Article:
Many of the supposed “good things” done during fascism are hoaxes

Fascism ruled Italy for approximately twenty years. Some people believe that Mussolini's dictatorship committed only a few errorssuch as the alliance with Hitler's Germany, and which he achieved charitable works and businesses: the pension system, land reclamation, Italy's international prestige. It is also sometimes said that the regime was a good-natured dictatorship and that he has not committed crimes. However, the “good things” of fascism are largely unfounded myths, spread by the regime's propaganda and still repeated today. In this article we dismantle this type of rhetoric piece by piece.

What was fascism

Fascism was a totalitarian regime, in the sense that it did not limit itself to governing and repressing dissent, but wanted to control society and the lives of citizens in a “total” way and demanded that Italians be permanently mobilized, participating in the activities promoted by fascist organizations. The fascist dictatorship lasted from 1922 to 1943; in central-northern Italy it continued until 1945 through the Italian Social Republic (RSI)the state established by the Germans during the Second World War.

A speech by Mussolini (credits Bundesarchiv)
A speech by Mussolini (credits: Bundesarchiv)

Fascism, as we all know, has governed the country in a dictatorial manner discriminated against citizens based on ethnic-religious, political or gender affiliation (not only Jews, but also linguistic minorities, political opponents, women) and has led Italy to catastrophe of the Second World War. Nonetheless, according to some “Mussolini also did good things”.

In this regard, it should be considered that fascism was in power for twenty years and, as is natural, the long-term policies that were already underway before its advent were not completely interrupted: in various socio-economic sectors, the regime continued to develop policies already introduced previously. Furthermore, most of the “good things” done by fascism (not all, of course) are falsehoods or exaggerations spread by the propaganda of the time and still repeated today. Let's see the main ones.

The supposed “good things”

Below we list the alleged policies or alleged positive interventions of fascism and see if this is correct information or not.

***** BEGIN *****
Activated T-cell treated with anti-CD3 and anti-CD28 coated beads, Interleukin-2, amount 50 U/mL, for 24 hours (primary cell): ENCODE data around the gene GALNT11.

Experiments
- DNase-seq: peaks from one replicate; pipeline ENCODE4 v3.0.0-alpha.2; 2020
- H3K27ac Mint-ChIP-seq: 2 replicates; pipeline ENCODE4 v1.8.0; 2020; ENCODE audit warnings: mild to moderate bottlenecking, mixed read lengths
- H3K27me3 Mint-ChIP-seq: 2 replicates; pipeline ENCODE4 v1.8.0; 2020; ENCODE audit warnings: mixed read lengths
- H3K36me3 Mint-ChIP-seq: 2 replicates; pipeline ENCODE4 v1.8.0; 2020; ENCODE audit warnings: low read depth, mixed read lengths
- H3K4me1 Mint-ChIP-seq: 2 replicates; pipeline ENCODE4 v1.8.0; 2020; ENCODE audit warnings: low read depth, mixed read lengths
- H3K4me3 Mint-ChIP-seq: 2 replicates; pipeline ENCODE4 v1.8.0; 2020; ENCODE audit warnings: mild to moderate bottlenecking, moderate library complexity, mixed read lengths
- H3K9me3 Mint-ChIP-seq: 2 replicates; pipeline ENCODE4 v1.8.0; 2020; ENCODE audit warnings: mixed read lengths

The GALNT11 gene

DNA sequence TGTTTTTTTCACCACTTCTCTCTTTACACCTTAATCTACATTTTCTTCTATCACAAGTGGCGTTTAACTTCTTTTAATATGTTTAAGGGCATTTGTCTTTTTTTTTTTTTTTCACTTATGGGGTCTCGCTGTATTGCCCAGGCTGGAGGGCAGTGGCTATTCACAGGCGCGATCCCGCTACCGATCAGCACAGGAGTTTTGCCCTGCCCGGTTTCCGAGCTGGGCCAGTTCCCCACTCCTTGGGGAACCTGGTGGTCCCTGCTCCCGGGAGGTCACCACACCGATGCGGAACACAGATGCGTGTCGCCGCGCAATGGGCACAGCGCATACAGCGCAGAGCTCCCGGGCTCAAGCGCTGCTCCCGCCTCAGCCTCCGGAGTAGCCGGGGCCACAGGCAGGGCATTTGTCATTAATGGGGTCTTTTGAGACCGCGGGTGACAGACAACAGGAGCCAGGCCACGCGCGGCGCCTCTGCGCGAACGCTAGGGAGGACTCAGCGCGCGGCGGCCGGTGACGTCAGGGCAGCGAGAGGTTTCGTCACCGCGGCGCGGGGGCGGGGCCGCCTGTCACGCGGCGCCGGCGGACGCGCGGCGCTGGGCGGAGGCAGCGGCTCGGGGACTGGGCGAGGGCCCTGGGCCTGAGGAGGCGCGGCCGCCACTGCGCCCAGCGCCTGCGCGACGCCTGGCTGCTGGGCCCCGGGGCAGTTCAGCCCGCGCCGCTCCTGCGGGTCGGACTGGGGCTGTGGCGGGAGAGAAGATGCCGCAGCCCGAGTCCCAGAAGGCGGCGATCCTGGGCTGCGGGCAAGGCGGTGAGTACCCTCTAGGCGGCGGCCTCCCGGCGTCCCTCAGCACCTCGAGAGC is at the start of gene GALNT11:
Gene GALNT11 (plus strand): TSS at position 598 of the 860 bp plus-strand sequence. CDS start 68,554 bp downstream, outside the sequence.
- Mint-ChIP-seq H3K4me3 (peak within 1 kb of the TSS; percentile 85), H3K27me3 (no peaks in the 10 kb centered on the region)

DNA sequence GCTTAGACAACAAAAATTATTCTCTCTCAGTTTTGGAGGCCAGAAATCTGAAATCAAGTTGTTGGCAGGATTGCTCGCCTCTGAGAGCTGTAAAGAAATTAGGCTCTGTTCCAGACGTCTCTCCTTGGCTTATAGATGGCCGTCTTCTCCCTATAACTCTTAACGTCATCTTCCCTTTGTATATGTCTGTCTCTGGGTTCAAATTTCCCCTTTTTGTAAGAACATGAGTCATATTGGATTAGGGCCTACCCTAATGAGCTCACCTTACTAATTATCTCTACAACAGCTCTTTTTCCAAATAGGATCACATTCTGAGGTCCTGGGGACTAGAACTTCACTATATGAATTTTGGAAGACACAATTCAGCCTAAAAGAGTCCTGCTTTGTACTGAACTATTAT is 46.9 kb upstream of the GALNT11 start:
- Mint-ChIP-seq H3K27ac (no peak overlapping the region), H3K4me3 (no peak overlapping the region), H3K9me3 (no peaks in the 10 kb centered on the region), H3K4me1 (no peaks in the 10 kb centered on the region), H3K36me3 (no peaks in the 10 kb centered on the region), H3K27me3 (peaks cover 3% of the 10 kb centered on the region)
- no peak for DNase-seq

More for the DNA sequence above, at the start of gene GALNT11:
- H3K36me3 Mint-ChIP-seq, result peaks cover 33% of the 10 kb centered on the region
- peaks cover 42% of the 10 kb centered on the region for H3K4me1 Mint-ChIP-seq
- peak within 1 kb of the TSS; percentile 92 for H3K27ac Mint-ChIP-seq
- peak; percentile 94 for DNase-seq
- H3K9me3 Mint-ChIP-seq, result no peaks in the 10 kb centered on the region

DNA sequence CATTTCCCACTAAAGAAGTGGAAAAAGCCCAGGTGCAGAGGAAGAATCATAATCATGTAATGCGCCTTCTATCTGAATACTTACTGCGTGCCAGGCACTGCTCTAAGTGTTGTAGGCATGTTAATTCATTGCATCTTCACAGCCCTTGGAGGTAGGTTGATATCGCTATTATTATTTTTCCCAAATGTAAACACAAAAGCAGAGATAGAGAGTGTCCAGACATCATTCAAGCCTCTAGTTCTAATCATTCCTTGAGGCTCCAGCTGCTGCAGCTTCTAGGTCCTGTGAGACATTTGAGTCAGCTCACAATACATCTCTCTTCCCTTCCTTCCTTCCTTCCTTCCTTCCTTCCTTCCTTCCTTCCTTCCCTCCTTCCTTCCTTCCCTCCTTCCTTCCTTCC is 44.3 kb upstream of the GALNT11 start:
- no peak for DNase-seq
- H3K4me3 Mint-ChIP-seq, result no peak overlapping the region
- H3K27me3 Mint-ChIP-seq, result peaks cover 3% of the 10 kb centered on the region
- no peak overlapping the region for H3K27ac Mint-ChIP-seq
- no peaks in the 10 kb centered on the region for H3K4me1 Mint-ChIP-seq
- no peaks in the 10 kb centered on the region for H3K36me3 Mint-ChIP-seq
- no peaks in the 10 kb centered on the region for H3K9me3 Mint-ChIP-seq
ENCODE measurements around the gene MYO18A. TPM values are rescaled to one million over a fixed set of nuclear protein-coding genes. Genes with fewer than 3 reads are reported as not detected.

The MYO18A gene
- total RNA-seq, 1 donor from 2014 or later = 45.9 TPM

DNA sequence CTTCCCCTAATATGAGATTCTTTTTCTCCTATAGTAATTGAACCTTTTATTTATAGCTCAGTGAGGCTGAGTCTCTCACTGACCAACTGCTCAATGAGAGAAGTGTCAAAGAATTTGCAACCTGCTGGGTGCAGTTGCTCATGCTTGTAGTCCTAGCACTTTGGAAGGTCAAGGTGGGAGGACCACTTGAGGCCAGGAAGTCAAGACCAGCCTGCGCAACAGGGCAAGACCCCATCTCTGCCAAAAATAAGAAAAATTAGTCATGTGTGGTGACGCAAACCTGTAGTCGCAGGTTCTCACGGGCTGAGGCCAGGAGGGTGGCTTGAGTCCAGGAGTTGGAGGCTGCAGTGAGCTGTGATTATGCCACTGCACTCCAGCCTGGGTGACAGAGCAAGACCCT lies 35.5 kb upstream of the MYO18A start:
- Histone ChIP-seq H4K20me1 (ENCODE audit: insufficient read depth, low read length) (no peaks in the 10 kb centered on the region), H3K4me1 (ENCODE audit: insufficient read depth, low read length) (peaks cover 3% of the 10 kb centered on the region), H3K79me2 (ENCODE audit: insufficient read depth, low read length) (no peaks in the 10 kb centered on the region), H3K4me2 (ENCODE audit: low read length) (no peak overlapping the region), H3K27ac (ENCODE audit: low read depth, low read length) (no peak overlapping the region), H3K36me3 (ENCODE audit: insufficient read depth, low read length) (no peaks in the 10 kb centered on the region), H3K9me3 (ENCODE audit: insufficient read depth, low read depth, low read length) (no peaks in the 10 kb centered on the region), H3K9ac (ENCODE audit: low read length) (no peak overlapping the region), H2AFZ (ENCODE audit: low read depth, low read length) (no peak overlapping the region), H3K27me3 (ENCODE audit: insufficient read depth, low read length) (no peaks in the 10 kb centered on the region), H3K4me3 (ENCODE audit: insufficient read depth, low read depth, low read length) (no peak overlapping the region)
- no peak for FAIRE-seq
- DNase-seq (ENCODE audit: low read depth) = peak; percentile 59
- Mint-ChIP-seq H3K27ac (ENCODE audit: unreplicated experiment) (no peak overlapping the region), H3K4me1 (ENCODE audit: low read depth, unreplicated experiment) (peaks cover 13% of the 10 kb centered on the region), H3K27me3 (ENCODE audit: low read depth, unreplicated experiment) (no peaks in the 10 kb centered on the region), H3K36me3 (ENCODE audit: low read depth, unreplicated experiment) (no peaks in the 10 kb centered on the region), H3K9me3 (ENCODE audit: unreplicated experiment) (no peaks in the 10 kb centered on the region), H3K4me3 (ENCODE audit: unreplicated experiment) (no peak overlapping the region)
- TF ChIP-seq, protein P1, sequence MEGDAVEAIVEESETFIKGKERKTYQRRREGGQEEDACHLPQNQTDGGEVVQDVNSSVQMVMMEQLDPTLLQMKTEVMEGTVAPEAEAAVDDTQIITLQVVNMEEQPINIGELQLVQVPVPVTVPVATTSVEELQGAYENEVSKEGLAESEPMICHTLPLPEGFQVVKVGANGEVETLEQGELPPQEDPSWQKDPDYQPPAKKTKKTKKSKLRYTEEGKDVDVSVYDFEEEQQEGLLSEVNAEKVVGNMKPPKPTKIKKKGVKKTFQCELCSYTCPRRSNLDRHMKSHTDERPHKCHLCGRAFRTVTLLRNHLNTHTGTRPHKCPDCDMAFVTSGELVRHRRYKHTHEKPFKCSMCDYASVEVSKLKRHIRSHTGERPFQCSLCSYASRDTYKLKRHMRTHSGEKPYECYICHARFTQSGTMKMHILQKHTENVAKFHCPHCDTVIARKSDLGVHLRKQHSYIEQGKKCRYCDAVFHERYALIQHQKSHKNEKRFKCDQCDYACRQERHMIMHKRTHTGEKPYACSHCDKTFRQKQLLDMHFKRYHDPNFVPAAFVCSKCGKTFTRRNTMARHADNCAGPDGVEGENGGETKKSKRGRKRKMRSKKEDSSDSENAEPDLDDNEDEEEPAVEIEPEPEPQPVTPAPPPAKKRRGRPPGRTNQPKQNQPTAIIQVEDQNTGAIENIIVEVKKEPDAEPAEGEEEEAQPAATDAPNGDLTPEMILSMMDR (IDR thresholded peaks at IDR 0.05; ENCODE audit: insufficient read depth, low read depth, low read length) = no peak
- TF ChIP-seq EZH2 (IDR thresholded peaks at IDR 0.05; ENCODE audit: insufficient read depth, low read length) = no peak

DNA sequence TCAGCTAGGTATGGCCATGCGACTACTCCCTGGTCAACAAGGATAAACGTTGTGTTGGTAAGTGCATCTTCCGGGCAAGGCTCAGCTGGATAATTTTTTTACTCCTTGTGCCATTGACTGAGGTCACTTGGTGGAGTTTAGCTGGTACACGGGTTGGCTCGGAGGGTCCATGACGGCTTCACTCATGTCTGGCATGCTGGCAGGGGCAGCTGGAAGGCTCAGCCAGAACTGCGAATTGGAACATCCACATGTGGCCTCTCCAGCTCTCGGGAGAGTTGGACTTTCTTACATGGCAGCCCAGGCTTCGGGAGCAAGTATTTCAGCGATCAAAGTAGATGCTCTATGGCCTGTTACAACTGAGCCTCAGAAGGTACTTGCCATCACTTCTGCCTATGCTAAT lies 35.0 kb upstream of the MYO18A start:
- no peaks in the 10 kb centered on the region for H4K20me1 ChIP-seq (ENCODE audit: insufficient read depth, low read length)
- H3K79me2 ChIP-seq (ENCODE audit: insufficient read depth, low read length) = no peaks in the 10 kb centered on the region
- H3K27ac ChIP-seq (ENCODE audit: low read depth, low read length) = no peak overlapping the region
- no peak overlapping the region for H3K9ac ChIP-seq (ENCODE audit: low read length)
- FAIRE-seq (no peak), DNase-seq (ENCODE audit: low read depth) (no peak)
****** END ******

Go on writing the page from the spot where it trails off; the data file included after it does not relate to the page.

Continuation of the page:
Mussolini he didn't give pensions to Italians, as it is sometimes said. The first state social security systems were established in 1898 for public employees (law 17 July, n. 350); in 1919 (law 21 April, n. 503) pensions were extended to workers in the private sector. The fascist regime consolidated the already existing measures in some aspects and in 1933 transformed the National State Insurance Fund into the National Fascist Institute of Social Security (Infps, now Inps), but did not “create pensions”.

The reclamations

One of the most frequently cited “good things” is reclamation, that is, work to make marshy and unhealthy territories habitable. The fascist regime invested huge resources to reclaim the swamps ofAgro Pontino, in Lazio, and propaganda poured rivers of ink to celebrate the feat, presenting it as a “creation” of fascism. In reality, the reclamation had begun before the regime. Furthermore, the results were far inferior to those declared. Fascism announced that it had reclaimed four million hectares, but of these, as highlighted by a recent study, approximately 1.5 million had been reclaimed by previous governments and the work was not completed on another two million. The Pontine reclamation, together with that of other areas, will be carried out by democratic governments after the fall of the regime.

Latina, founded on reclaimed marshes
Aerial view of Latina, founded on reclaimed marshes.